Our evenings have gotten busier than I like. Take this week for example: something has been scheduled for every singe late afternoon and/or evening. Lots of good stuff. Lots of fun stuff. But stuff that, nonetheless, requires coordination, car keys, fossil fuels, hurried suppers, and missed bedtime stories.
Suppers have been bare bones: an ovenfull of baked potatoes, veggies from the freezer, beans and rice. Only one night did I make a meal that involved any creativity whatsoever, and that was the night that my husband did the running and I got to stay at home. I made a lemony red lentil soup, and wouldn’t you know, the kids hated it. But I thought it was so incredibly delicious that I didn’t even care. It is the perfect soup to have on hand for my lunches: nourishing, easy to reheat, and intoxicating with exotic flavors.
Just a little over an hour ago I returned from an errand that involved an entire morning spent in the car listening to Harry Potter while one carsick child moaned in my intolerant and unsympathetic ear (me: If you’re going to throw up, tell me; otherwise, stop groaning), and by the time I got home, I was starving hungry. I threw some cheese sandwiches and apples on the table for the kids (toast for the recovering sicky) and then went about preparing my feast of soup. I sauteed a large handful of fresh spinach in some butter, and heated up a bowl of brown rice and another bowl of soup. The presentation of this soup is most important and I take care with it, even when it’s just for little old me’s lunch: soup on the bottom, then a mound of brown rice on one side, the spinach on another, and some plan yogurt on yet another. A grind of black pepper and I was set.
The first bite went in my mouth. “Oh wow,” I said out loud, even though the kids were already in rest time and there was no one else in the room to listen to me swoon. But, and I’m not sure if you know this already or not, some foods are so exquisite they simply must be appreciated out loud—this soup is one of those foods. I sat down at my desk and tried to force myself to eat slowly, but all too soon my spoon was scraping up the dregs of lemony lentil goodness.
This soup is not an Indian food, per say, but it reminded me of dahl. There are the seasonings—cumin, turmeric, and mustard seeds—a couple large onions, and the salted, earthy spinach. But it’s the lemon—oh, the lemon!—which elevates the dish to a whole other level. Chapatis, while superfluous, would be a delicious accompaniment.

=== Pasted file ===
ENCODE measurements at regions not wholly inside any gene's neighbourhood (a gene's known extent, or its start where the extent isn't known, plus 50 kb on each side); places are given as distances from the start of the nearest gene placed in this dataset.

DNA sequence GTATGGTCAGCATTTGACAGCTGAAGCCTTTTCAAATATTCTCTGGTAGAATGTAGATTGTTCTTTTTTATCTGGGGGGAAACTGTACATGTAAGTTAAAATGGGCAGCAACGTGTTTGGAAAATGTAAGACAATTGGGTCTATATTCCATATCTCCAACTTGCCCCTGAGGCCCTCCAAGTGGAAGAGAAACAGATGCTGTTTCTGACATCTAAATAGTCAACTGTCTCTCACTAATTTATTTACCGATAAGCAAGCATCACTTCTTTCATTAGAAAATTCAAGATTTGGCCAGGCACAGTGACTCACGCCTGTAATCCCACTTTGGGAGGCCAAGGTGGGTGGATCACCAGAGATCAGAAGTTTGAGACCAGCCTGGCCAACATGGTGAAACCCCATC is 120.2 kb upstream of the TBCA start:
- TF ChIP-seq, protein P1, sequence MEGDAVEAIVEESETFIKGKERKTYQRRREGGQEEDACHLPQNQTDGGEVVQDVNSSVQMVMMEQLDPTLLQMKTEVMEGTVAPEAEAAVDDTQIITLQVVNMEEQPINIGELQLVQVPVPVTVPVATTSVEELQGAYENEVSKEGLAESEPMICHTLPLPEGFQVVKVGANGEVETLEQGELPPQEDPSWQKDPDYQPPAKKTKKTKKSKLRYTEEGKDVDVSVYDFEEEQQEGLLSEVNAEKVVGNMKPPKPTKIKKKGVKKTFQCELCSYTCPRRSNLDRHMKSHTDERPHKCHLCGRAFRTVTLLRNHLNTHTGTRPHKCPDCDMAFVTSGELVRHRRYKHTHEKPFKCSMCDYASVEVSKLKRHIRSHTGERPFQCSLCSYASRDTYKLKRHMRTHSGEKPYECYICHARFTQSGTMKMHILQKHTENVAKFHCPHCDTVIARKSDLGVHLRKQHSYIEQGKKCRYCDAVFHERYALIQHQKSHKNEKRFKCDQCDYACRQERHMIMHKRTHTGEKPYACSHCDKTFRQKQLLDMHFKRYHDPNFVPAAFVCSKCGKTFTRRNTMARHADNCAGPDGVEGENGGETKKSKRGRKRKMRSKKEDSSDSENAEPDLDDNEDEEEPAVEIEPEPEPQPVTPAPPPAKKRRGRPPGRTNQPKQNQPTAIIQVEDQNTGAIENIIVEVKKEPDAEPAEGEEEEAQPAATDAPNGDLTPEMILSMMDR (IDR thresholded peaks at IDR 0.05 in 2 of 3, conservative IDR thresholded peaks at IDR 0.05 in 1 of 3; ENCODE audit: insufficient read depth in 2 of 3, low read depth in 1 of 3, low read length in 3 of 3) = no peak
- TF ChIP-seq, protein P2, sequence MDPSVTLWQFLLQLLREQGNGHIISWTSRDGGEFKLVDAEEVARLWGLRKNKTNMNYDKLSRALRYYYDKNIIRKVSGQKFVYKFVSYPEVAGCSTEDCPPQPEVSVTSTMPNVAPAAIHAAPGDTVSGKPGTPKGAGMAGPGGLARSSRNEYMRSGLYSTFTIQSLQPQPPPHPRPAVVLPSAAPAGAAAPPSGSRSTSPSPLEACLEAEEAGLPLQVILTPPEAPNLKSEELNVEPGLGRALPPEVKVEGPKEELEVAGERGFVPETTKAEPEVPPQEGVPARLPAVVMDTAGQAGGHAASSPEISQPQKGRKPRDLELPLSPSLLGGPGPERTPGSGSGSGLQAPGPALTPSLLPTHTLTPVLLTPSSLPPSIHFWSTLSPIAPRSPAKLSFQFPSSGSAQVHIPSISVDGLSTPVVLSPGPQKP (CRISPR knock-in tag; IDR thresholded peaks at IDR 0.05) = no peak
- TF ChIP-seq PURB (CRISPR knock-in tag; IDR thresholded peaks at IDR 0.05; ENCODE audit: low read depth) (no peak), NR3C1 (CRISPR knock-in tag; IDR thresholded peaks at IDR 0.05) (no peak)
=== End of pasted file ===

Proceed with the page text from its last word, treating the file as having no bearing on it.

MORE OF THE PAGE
This season of business is passing, I think (I hope), but in the meantime, for this week at least, this soup will be key in getting me through.
Red Lentil Soup with Lemon and Spinach
Adapted from Heidi Swanson of 101 Cookbooks
I made a couple significant changes (omitting the cilantro and cooking the lentils [and rice] in lots of flavorful chicken broth), so I’m not sure Heidi would want me to associate my recipe with hers, especially considering that my version is rich with chicken broth and she’s a vegetarian.
Note: this recipe is also posted here.
2 cups red lentils, rinsed
6 cups chicken broth (or water)
2 teaspoons salt
1 tablespoon turmeric
4 tablespoons butter, divided
2 medium onions, chopped
2 teaspoons ground cumin
1 ½ teaspoons yellow mustard seed
2-3 lemons, the juice of
lots of fresh spinach
cooked brown rice
Put the lentils, turmeric, 1 tablespoon butter, and salt in a large pot and add the chicken broth. Simmer, stirring occasionally, until the lentils are very soft. Puree the soup using a handheld immersion blender (or a regular blender).
Melt 2 tablespoons of butter in a large skillet and add the onions, cumin, and mustard seed. Saute until the onions are very soft—about 15-20 minutes.
Add the onions to the pot of pureed soup. Squeeze in the juice of two (or three) lemons. Taste to correct seasonings.
Immediately before serving, melt the remaining tablespoon of butter in a large skillet and add the spinach. Sprinkle with salt and toss until wilted.
To serve: fill the bowls with soup, and garnish liberally with scoops of warm brown rice, the sauteed spinach, plain yogurt, and freshly ground black pepper.
This same time, years previous: bad mamas